The Man Once Loved

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Status: Finished  |  Genre: Non-Fiction  |  House: Booksie Classic
At one point in American History, President Nixon was the United State's last chance for prosperity and progression. Anyone could easily lose the love of millions with just one wrong move.

Submitted: July 09, 2015

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Submitted: July 09, 2015



In 1968 the United States approached the decade’s apex of social and international turmoil. The Vietnam War reached its busiest moment of deployment, in regards to troops on the ground. Students were beaten on live television in Chicago. Regardless, it was an election year. The citizens dubbed “Middle Americans” grew irritated with college students, protests, and the war. The Middle Americans wanted a return to traditional values. This was it, the Silent Majority was about to beat the Loud Minority of students that occupied the T.V. set. That said, Richard Nixon’s long wait for political superstardom was over. He was the answer the Silent Majority sought. However, his traditional values reminiscent of the 1950's would face trouble from the presence of youth that did not want to regress to that period of time.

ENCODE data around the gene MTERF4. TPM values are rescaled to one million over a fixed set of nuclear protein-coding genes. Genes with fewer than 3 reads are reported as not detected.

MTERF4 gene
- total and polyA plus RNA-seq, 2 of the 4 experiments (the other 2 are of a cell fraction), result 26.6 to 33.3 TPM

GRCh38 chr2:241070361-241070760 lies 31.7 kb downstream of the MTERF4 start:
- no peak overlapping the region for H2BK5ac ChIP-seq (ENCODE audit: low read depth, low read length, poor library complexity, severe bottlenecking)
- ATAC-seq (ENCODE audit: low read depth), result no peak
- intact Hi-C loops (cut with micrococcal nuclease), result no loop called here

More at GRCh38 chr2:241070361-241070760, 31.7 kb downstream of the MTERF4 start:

January 1969: Hail to the Chief blares across the entire mall, President Johnson walks down steps of the Capitol building to his seat. His head is slightly pointed down, shaking only a few hands while ignoring others; he wears a smile on his face. It was over for Johnson. The crowd seated outside the Capitol building included Ronald Regan, Mamie Eisenhower, Ladybird Johnson, and others. This was a crucial moment in American history. The mall was packed with people as far as the eye could see. Semi-overcast and cold, Nixon stood patiently, waiting to give his speech. To his left was VP elect Spiro Agnew.  Smiles and laughter and cheering, for this was a new day.
 During his presidency, media outlets broadcasted the virtues of Nixon’s shrewd and hardline policies. He took a lot of boys off the ground in Vietnam, opting for Planes and Napalm to try and win the war instead. He was seen as the ultimate diplomat by the American people after visiting communist China and Mao. After years of political scrutiny, the lime light was sweet to Nixon; the love of American people was the ultimate high…that, and personal gain.
 Four years later Nixon resigned due to Watergate. He was no longer loved by the American people, and was viewed as a crude opportunist and traitor. The propaganda written about Nixon would highlight his wrongs and hardly anything else. Consequently, students at Whittier College have denounced his involvement with the school. A sad thing, really. All that remains of Nixon is a museum, and a sour taste in the mouths of Americans.

© Copyright 2018 C. Avina. All rights reserved.

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